Detection and identification of genetic material via single-molecule conductance

Yuanhui Li, Juan M. Artés, Busra Demir, Sumeyye Gokce, Hashem M. Mohammad, Mashari Alangari, M. P. Anantram, Ersin Emre Oren, Joshua Hihath*

*Corresponding author for this work

Research output: Contribution to JournalArticleAcademicpeer-review


The ongoing discoveries of RNA modalities (for example, non-coding, micro and enhancer) have resulted in an increased desire for detecting, sequencing and identifying RNA segments for applications in food safety, water and environmental protection, plant and animal pathology, clinical diagnosis and research, and bio-security. Here, we demonstrate that single-molecule conductance techniques can be used to extract biologically relevant information from short RNA oligonucleotides, that these measurements are sensitive to attomolar target concentrations, that they are capable of being multiplexed, and that they can detect targets of interest in the presence of other, possibly interfering, RNA sequences. We also demonstrate that the charge transport properties of RNA:DNA hybrids are sensitive to single-nucleotide polymorphisms, thus enabling differentiation between specific serotypes of Escherichia coli. Using a combination of spectroscopic and computational approaches, we determine that the conductance sensitivity primarily arises from the effects that the mutations have on the conformational structure of the molecules, rather than from the direct chemical substitutions. We believe that this approach can be further developed to make an electrically based sensor for diagnostic purposes.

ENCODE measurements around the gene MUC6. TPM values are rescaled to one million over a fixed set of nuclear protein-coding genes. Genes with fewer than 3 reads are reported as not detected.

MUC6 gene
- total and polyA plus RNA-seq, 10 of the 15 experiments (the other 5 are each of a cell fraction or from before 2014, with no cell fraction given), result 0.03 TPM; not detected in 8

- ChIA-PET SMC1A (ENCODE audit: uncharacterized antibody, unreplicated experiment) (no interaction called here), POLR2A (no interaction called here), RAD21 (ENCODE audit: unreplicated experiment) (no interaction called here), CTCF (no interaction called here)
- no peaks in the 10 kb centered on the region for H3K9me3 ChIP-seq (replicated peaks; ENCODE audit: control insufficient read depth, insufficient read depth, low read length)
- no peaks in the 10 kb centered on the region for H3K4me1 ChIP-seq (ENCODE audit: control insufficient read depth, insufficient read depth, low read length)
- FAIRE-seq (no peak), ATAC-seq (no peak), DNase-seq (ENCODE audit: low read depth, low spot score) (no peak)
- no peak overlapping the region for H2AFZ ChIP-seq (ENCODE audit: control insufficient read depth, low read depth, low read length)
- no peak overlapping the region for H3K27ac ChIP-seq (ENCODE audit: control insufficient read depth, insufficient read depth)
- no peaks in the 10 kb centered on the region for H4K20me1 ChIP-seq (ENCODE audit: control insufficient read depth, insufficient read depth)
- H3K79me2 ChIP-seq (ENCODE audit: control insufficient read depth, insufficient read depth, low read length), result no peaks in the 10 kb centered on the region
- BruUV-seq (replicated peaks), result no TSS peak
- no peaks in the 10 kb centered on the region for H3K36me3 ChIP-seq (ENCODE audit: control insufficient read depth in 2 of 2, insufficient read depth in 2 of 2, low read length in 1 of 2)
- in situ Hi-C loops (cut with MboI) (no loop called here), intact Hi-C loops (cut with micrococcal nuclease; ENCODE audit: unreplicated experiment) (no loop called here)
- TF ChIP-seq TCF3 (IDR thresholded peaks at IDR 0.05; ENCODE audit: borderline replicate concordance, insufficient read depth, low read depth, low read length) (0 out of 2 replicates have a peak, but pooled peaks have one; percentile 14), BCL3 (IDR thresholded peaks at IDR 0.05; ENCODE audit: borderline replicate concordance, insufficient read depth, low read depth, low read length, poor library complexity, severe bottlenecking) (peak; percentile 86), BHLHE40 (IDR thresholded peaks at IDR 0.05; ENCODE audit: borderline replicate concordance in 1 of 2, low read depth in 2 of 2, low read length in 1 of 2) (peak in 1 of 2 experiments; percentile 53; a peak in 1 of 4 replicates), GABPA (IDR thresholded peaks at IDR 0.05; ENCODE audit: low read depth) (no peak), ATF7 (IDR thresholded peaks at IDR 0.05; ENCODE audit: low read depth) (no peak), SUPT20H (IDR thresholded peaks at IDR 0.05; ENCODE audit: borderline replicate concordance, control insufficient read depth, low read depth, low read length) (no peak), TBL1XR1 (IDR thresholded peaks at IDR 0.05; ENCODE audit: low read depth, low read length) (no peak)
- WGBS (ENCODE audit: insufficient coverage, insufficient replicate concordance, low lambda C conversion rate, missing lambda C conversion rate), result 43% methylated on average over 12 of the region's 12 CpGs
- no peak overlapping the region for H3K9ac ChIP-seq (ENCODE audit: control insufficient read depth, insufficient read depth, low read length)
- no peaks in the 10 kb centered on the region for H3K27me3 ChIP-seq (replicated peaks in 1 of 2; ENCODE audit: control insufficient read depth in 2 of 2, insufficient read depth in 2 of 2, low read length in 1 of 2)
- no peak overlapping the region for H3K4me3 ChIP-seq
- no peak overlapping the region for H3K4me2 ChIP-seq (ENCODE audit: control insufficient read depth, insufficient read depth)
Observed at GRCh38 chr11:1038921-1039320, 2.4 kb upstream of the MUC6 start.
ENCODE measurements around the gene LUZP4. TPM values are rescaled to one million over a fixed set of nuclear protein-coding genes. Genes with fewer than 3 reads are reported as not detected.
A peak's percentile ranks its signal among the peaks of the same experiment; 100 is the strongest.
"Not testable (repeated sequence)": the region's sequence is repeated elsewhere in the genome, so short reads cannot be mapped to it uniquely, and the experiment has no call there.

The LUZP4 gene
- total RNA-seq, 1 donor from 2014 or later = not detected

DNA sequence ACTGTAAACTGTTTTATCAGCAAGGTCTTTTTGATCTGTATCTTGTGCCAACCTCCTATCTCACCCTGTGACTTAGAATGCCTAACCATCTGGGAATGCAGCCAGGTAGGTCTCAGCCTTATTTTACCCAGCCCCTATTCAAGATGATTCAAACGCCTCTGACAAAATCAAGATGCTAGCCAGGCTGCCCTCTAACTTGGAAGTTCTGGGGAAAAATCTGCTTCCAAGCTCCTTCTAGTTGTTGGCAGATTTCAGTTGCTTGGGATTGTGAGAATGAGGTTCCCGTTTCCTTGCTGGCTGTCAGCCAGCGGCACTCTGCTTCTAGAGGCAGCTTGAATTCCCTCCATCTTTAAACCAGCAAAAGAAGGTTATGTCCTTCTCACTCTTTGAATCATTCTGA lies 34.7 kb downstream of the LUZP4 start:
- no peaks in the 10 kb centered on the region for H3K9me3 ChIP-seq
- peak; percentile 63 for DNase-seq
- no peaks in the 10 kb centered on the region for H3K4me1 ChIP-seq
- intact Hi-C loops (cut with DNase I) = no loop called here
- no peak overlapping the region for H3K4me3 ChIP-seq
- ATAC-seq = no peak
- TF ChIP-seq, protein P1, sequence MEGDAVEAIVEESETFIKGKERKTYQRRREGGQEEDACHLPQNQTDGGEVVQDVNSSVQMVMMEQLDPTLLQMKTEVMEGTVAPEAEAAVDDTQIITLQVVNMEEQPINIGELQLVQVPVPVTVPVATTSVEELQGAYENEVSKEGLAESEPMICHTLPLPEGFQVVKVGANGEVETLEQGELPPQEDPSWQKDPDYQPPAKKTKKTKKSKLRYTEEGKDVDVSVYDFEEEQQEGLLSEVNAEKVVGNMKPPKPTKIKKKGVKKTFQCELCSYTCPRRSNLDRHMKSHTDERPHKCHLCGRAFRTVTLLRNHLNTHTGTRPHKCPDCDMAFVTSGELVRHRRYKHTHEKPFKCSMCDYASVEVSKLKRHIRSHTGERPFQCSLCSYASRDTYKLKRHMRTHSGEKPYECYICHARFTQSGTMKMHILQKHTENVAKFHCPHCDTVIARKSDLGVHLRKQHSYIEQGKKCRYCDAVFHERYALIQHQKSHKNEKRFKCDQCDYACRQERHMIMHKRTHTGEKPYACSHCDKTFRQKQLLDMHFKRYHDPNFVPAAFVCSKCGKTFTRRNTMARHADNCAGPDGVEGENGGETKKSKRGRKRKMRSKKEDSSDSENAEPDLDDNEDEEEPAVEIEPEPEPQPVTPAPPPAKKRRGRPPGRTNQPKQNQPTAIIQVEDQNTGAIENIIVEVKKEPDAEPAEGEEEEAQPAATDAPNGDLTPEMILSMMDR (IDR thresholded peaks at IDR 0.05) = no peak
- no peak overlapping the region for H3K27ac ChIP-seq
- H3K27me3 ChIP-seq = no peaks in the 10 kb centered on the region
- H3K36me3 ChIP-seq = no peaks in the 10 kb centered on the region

Original languageEnglish
Pages (from-to)1167-1173
Number of pages7
JournalNature Nanotechnology
Issue number12
Early online date5 Nov 2018
Publication statusPublished - Dec 2018


The authors thank M. Marco, W. Ju and D. Heeney for assistance with the BLASTn databases. This work is supported by the University of California, the Davis RISE program, the National Science Foundation (NSF, CBET-1605338) and the ONR (N00014-16-1-2658). M.P.A. acknowledges support from the NSF under grant nos. 102781 (CHE) and 1231927 (ECCS). E.E.O. acknowledges support from the Turkish Academy of Sciences under TUBA GEBIP grant.

FundersFunder number
National Science FoundationCBET-1605338, 1807391, 1807555
Office of Naval Research102781, N00014-16-1-2658
Division of Chemistry1231927
University of California
Türkiye Bilimler Akademisi


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